Jennie Carr sailed with Swan Hellenic to the White Continent and she shares a few snapshot moments from the remarkable expedition on SH Minerva.
The Super Pod
The Antarctic Convergence is that place where the cold, northward-flowing Antarctic waters meet the relatively warmer waters of the sub-Antarctic. And on our voyage this pretty much coincided with where the Atlantic and Pacific Oceans meet too. We were treated to an exceptional sight – a super pod of marine activity: around 200 pilot whales, fur seals and a couple of hump back whales blowing in the distance surrounded the ship. The water was filled with dramatic action! The icing on this chilly cake came as a female fin whale (about 70 feet long) and her calf drew alongside; she rolled to display her underbelly, white in reality but it glowed blue in the Antarctic waters. They were feeding on a huge shoal of krill, the staple diet of nearly all animals in this region.
After two relatively smooth days at sea, rested and relaxed, well fed and watered, I was ready to see land. And standing on our balcony, I did. At first like a ghostly mirage, a distant 2D scrimshaw or glass etching, slowly taking on shape as we got closer. It appeared totally white in the gloaming: I got a sense of what it must have felt like for the sailors who discovered these islands after weeks at sea.
Smith Island, one of the South Shetland Islands, is rarely visited and as it became real, fully 3D, it was easy to understand why, it’s essentially a mountain range covered in snow and ice. It captured my imagination though and I was pleased to find out that it had been named after Captain William Smith in 1819: my grandfather, a seafarer too, has the same name.
(Image left: Jennie on Livingstone Island)
Zipping about on Zodiacs
By Day 2, I was in and out of the boat like a pro, swinging my legs over the side, splashing onto rocks and beaches with utter confidence. However, Day 1 saw me and most others a tad nervous as we awkwardly descended the steel staircase in lifejackets and newly fitted muck boots (super sturdy wellies) ready to board the Zodiacs, RIBs that take about ten people. Grab your sailor for support, step on the edge of the boat, then sit. And off we went, with our balaclava-wearing driver looking very like a James Bond villain. He was actually a nice naturalist from Lviv, with oodles of information to share about the wildlife.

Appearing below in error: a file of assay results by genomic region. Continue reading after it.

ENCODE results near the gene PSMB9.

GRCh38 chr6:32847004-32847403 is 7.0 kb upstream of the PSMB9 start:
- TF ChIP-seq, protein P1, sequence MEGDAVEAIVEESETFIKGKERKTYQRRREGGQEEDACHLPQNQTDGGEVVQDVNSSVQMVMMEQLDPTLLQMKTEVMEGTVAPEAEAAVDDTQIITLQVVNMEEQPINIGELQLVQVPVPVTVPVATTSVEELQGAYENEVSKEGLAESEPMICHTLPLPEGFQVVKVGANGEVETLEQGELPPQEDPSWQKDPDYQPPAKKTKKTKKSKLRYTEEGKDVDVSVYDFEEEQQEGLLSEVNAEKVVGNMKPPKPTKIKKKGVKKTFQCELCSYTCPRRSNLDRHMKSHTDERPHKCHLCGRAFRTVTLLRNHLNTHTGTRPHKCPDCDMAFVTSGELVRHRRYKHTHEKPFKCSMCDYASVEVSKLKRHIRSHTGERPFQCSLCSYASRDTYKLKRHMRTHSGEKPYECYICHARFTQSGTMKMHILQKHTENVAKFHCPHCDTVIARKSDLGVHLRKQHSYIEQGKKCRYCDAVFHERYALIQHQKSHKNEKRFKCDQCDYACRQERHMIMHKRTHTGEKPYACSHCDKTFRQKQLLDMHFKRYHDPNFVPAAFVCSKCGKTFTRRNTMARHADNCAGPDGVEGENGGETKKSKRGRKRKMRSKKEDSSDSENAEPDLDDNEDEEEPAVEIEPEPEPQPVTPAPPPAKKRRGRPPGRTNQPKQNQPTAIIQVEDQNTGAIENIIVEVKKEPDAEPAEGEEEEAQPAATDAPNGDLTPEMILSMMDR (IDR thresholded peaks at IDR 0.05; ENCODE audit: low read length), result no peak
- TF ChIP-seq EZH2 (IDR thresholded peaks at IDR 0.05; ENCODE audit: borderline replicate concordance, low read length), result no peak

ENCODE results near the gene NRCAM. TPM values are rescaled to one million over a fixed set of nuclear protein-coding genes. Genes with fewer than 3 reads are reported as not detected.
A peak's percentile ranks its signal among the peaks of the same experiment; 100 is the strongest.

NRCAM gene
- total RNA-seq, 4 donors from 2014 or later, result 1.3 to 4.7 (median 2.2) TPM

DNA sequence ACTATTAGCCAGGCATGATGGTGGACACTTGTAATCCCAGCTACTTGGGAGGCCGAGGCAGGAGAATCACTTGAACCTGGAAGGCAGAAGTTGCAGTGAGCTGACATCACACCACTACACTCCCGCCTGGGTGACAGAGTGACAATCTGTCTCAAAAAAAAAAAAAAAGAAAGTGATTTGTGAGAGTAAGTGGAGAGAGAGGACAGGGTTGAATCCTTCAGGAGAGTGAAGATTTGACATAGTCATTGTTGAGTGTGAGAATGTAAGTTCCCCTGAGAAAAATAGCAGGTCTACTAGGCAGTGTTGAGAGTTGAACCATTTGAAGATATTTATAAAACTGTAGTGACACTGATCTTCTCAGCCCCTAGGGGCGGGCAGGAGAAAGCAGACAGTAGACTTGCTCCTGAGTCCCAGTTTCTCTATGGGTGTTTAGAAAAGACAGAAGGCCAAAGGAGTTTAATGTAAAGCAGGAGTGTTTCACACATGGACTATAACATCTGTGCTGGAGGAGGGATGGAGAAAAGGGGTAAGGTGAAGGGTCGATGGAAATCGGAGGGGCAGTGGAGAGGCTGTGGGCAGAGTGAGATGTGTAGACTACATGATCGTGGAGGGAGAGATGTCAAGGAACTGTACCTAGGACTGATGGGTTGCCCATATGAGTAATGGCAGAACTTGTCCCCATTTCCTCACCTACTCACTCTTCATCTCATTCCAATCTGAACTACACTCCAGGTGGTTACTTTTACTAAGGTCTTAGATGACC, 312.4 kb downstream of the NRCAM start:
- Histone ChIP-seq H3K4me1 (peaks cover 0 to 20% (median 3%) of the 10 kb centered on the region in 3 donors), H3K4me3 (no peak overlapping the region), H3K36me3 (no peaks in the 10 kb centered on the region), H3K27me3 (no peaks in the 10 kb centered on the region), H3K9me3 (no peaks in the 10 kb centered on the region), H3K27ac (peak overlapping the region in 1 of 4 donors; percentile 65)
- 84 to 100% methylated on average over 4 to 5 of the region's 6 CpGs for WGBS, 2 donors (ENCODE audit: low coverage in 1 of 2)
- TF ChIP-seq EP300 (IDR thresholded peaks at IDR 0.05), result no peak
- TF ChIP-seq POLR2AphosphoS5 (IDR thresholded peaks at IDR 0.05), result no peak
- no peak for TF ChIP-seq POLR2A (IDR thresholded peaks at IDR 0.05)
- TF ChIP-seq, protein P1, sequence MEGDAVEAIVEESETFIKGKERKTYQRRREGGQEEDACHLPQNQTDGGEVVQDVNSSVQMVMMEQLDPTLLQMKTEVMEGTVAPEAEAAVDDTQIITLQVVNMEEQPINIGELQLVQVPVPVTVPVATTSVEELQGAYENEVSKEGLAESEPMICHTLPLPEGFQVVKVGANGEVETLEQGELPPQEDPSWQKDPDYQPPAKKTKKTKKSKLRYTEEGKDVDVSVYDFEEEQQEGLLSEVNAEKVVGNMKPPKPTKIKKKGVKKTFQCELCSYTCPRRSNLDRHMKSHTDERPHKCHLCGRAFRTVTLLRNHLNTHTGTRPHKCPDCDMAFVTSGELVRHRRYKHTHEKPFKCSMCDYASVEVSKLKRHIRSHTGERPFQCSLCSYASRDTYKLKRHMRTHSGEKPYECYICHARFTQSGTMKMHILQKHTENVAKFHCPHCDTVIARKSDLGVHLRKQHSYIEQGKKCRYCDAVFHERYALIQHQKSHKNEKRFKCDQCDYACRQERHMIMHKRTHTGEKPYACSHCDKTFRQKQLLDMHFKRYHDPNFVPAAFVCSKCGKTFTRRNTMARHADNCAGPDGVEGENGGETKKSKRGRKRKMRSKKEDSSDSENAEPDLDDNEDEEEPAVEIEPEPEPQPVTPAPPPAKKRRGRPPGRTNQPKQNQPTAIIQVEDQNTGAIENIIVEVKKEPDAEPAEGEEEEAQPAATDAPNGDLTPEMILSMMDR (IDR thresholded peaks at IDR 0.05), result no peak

Most of our Zodiac journeys were easy on calm waters. There were two exceptions: one where we buffeted through waves and wind, getting covered in spray, heading for Useful Island, it was so exhilarating.
The second was extraordinary, near the Argentine Islands: returning to the ship after a cruise amongst the icebergs, sculpted white and glowing turquoise beauties, a humpback whale gave us a show. First a shiny black body and then the full fluke (tail), made even more dramatic by our proximity to it on a small craft. Whilst we’d been on the water, a flow of growlers (icebergs less than one metre high) had crept in; our drivers had to clear a path through with paddles to return us to the ship. A 90 minute journey on which the nine zodiacs followed each other in a crocodile. The hot chocolate with Baileys was most welcome as we defrosted back on board.
The Polar Plunge
It had to be done! When else would I get the chance to swim in these waters? And so on the volcanic black sandy beach of Deception Island, off came my many layers, right down to a jaunty purple swimsuit. Nipping speedily across the beach, I waded in and then, deep breath, launched into the sea. Yes, dear reader, it was jolly cold, very cold indeed. Even years of North Sea swimming as a child had not prepared me for this. Shoulders under, four brisk strokes and out I came. Even as my hands cramped so drying and dressing was tricky, I felt a sense of triumph. And also really truly alive.
Penguins and seals
Stand very still and they’ll just trot past I’d been told. And it’s true, penguins are not bothered by humans in Antarctica, they waddle determinedly along their highways, about 18 inches deep in the snow in the middle of summer, from one rocky rookery to another, visiting chums we imagined. Legs stiff, wings out balancing themselves which is hilarious as they hop over rocks or pebbles down to the sea. It seems they have no knees. Once in the water however, penguins are a thing of beauty, literally in their element, porpoising joyfully across the waves. Gentoos and chinstraps were what we saw and they are ‘beautiful, interesting and funny. They are a pleasure to watch even though they do smell and their voices are not melodious’, George Gaylord Simpson.
Basking elephant seals on Cuverville Island were no such beauties: huge and lazy, covered in scars with a proboscis that only a mother could love. Utterly indifferent to the watching humans, they snoozed then fought, rearing up tall and roaring as they charged at each other. What a sight, a touch reminiscent of human MMA fighters perhaps. Crabeaters are the pretty cousins, with a winsome charm and fur seals are best steered clear of. They’ve been known to nip an irritating human.
Why visit Antarctica
Go for a unique expedition, to see the stunning animals in unfettered abundance and to experience raw, wild, beautiful, exciting landscapes that man has little interfered with. For maps and further photos, take a look at this PDF.
Why visit Antarctica? Debbie Marshall and Jennie Carr have some answers. Listen here
Jennie’s voyage was kindly supported by Swan Hellenic and many thanks to AJ Vander Ende for her wonderful photos.